"[...] Satie, the original "Enfant Terrible", was a strange man with strange thoughts that produced strange music with strange titles that don't seem so shocking today ("Jack-in-the-Box", "Driveling Preludes for a Dog", "Dried Embryos"), but considering that he was born two centuries ago, this bad boy of classical music deserves a very close look.
Satie lived an unconventional life and demanded the same from those who attempted to sneak a peek into it. For example, his notes to Vexations require To play this motif 840 times in succession... which was eventually done, decades after his death. Repetition and evolution in music were an experiment, and repetition in life seemed a necessity. After his death it became known that he had several dozen umbrellas, dozens upon dozens of handkerchiefs, all identical. He never let anyone into his apartment, he wore the same exact velvet suits, of which he had twelve, and he wrote some strikingly original music, yet his name isn't as well known as those of composers he had influenced, from Milhaud, Poulenc, Debussy and Ravel to John Cage and John Zorn. He composed modal piano works, avant ballets, circus music, and film scores and was cool in a way that someone who died in 1925 can be considered cool.
How far from the notated Satie is the music on this album? It depends. If you are after the note-for-note reproduction of the written scores on the instruments for which it was written, you ought to look elsewhere. Aldo Ciccolini is considered the master of Satie's piano music, and there are more than a few current orchestras in the classical realm that give Satie a worthy homage.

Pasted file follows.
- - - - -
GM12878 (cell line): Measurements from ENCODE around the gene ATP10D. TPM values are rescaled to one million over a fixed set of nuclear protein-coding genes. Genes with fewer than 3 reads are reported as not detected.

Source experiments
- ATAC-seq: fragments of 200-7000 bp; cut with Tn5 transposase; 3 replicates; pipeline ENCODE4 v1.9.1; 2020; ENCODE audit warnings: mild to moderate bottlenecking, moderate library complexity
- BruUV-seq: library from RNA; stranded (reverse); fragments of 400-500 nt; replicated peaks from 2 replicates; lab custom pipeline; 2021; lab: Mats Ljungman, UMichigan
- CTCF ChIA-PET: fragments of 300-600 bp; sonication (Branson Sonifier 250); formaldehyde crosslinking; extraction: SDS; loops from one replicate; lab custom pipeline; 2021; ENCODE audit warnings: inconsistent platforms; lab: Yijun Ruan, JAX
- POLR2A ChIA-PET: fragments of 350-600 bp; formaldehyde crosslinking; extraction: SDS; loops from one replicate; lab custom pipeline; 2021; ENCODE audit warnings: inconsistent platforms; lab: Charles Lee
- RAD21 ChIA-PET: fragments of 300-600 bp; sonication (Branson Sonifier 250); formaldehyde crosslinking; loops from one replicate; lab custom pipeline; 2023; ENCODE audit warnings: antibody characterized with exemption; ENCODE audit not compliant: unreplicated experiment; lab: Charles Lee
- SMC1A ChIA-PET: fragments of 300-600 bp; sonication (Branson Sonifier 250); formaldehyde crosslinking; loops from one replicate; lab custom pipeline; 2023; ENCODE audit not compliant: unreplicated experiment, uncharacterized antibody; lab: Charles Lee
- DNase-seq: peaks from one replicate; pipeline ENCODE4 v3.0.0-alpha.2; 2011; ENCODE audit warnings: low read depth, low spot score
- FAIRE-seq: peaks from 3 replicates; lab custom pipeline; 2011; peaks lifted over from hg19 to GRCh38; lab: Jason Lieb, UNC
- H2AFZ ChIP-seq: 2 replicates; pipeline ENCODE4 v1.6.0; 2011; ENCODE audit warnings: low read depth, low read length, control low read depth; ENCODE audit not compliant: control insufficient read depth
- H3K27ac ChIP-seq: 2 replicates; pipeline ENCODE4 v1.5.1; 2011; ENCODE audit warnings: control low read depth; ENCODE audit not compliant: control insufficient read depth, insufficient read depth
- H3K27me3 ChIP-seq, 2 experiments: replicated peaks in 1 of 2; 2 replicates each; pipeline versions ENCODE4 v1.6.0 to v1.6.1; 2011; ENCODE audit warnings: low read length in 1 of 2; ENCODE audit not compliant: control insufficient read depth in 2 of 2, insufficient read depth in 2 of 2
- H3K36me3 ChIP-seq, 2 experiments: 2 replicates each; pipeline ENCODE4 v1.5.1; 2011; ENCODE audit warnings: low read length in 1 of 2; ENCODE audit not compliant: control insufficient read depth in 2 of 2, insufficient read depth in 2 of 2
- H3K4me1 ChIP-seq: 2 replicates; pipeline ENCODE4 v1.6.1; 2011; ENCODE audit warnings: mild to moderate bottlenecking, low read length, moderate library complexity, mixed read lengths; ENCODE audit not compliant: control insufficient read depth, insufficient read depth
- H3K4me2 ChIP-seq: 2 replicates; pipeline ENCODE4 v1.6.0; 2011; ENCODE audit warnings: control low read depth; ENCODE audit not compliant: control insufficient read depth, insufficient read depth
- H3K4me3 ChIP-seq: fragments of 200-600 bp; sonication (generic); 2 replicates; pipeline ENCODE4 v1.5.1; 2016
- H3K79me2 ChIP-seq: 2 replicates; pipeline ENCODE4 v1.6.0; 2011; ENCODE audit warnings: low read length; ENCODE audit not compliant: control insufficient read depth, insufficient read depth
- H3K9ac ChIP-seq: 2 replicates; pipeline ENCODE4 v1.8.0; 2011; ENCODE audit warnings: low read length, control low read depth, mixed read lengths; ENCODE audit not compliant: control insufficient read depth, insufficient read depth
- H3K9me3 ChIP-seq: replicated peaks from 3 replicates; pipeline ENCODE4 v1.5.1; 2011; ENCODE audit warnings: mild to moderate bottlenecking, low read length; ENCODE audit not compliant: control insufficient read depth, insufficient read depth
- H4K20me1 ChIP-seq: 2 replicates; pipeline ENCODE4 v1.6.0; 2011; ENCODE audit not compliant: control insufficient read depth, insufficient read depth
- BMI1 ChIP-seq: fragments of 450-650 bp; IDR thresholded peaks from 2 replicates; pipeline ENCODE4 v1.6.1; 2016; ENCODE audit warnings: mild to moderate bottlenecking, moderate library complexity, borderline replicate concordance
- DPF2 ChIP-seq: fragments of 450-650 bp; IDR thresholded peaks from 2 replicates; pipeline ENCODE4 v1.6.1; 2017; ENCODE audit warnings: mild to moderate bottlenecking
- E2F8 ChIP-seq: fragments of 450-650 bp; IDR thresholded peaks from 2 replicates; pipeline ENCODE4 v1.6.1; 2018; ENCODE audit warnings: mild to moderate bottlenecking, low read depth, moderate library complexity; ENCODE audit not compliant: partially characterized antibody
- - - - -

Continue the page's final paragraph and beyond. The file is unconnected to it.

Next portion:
Here is something else... music is set free, detaching itself from the trampoline of Satie's compositions and bouncing from arrangements to improvisations. Mathias Ruegg, the leader of the VAO, titled some of the music Reflections and like reflections on the water they are not mirror images, but rather a set of pieces based on Satie's works organized to show the Orchestra's view of his music. They are memorable, but far from mundane. On the contrary, here the orchestrations are fresh and unusual in their representation of the soloists' improvised take on how they feel about Satie. The music ranges from several short orchestral pieces on the first half of the album to the lengthier solo reflections of Lauren Newton, Roman Schwaller and Wolfgang Puschnig, all brilliantly accompanied on vibes by Woody Schabata. Interestingly, many of the compositions are two-pronged, with renditions of Satie's originals played quasi-straight and followed by the improvisations from the Orchestra members. In his younger days Satie worked as a café pianist-an improvisational connection here, perhaps?
It's impossible to say whether Satie would've liked this excursion, for all we know, given his explosive temperament, he might have chased the Orchestra members off the stage with one of his umbrellas, but for me this disc remains one of the more original and interesting interpretations of any classical composer to date.
In a sort of an ironic slap in the face, Satie's Gymnopedies seem to be the favorite of more than a few budget "classical relaxation" compilations; he has been written off as a "musical humorist" by his contemporaries, only to be resurrected in our time as a hefty cornerstone of all of modern music. One can only hope that he does not become another embalmed head in the long row of dusted-off geniuses, in line to what seems to be the set route-novelty and innovation, followed by dismissal and obscurity, followed by revival, acknowledgement and comfort of recognition, spelling death to the original ideas and goals. The Minimalism of Eric Satie makes this hope of evolution and experiment a beautiful reality."-Dmitry Zhukov
Recorded at Studio Kornhäusl, Vienna, 20-22 September 1983 and 14 March 1984
Total playing time: 75:12